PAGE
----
A gold Elizabethan signet or 'seal' ring

Contributed by Shakespeare Birthplace Trust

A ring that may have belonged to Shakespeare. Copyright The Shakespeare Birthplace Trust.

Signet rings were worn on the little finger of the left hand and were used to mark the users initials on wax seals.Nearly two hundred years after Shakespeare's death, the gold, 16th-century, 'WS' initialed seal ring was discovered by labourers working in a field next to the burial ground of Holy Trinity Church, Stratford-upon-Avon.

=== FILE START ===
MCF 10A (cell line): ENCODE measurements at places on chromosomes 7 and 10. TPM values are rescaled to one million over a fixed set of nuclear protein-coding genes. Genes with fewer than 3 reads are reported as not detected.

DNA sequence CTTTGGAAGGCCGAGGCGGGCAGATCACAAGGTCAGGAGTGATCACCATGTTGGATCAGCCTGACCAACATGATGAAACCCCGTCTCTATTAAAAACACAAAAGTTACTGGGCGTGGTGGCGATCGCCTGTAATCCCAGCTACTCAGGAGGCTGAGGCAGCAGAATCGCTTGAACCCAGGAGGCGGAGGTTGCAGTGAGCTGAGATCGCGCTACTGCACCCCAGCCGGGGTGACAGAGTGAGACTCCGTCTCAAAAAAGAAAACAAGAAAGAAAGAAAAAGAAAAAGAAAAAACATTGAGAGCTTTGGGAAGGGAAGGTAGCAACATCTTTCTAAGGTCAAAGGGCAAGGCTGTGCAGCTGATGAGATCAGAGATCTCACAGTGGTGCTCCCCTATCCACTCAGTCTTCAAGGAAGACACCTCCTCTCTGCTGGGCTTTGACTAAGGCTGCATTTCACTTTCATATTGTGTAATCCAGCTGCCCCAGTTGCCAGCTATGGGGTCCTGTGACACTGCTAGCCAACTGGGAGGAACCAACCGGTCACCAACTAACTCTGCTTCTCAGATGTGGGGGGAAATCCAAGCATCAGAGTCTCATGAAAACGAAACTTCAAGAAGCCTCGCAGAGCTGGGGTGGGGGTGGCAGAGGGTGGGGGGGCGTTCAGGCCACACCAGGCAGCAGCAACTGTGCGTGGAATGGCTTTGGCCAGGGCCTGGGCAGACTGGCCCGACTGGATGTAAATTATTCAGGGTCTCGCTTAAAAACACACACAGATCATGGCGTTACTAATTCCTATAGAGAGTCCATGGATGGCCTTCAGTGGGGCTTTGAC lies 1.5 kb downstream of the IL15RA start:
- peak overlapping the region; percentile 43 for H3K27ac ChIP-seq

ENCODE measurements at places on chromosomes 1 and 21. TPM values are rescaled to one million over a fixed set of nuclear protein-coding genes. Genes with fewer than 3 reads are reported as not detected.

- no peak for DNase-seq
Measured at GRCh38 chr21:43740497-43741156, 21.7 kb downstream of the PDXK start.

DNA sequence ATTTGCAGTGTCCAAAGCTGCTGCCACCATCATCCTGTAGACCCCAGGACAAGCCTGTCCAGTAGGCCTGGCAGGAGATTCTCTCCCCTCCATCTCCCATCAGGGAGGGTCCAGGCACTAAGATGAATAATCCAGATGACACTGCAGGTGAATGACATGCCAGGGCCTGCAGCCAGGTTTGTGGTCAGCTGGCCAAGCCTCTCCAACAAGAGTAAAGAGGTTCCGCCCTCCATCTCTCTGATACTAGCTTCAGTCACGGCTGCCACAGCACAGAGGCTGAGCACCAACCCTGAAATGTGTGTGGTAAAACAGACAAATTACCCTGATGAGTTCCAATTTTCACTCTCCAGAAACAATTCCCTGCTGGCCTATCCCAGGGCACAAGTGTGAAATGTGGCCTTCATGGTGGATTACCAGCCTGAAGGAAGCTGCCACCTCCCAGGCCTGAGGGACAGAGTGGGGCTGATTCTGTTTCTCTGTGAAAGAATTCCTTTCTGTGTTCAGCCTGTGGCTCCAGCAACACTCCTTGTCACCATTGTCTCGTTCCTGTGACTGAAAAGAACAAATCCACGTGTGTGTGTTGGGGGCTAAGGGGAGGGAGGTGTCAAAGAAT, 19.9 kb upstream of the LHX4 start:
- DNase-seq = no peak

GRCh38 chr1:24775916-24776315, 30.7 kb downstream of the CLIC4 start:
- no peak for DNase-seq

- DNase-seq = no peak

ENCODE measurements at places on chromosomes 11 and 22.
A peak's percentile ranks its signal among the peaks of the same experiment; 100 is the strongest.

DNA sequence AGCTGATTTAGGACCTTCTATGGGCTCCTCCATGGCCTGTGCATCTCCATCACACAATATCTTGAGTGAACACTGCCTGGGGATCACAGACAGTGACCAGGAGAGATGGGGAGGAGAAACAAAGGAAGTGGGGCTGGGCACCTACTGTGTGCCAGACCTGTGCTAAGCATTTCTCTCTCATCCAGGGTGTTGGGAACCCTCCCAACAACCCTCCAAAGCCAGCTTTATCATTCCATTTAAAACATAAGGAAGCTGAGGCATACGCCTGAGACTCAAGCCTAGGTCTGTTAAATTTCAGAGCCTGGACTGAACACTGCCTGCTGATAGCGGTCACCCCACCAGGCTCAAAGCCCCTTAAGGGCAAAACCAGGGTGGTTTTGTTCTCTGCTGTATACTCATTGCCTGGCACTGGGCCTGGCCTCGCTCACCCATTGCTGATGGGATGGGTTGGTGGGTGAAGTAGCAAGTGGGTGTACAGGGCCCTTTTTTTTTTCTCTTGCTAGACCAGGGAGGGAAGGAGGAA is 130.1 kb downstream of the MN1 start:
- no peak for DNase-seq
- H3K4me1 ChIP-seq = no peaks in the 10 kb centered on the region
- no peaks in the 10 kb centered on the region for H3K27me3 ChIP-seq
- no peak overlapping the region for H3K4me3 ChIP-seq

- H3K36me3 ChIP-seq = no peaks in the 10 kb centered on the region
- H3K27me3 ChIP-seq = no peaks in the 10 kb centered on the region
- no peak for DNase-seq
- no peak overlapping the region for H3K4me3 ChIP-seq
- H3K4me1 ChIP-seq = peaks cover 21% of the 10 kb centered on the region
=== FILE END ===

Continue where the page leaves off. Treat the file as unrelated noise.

Intriguingly, it would appear that Shakespeare had originally intended to endorse his will by attaching his seal to the document. However he later crossed-out the word 'seal' at the bottom and just signed the document. Had Shakespeare lost his seal ring?
The discovery of the ring caused much excitement and in a letter to the poet John Keats, in March 1818, the painter Benjamin Robert Haydon wrote, 'I shall certainly go mad! In a field at Stratford-upon-Avon, in a field that belonged to Shakespeare, they have found a gold ring and seal, with the initial thus - W.S. and a true lover's knot between. If this is not Shakespeare who is it?'

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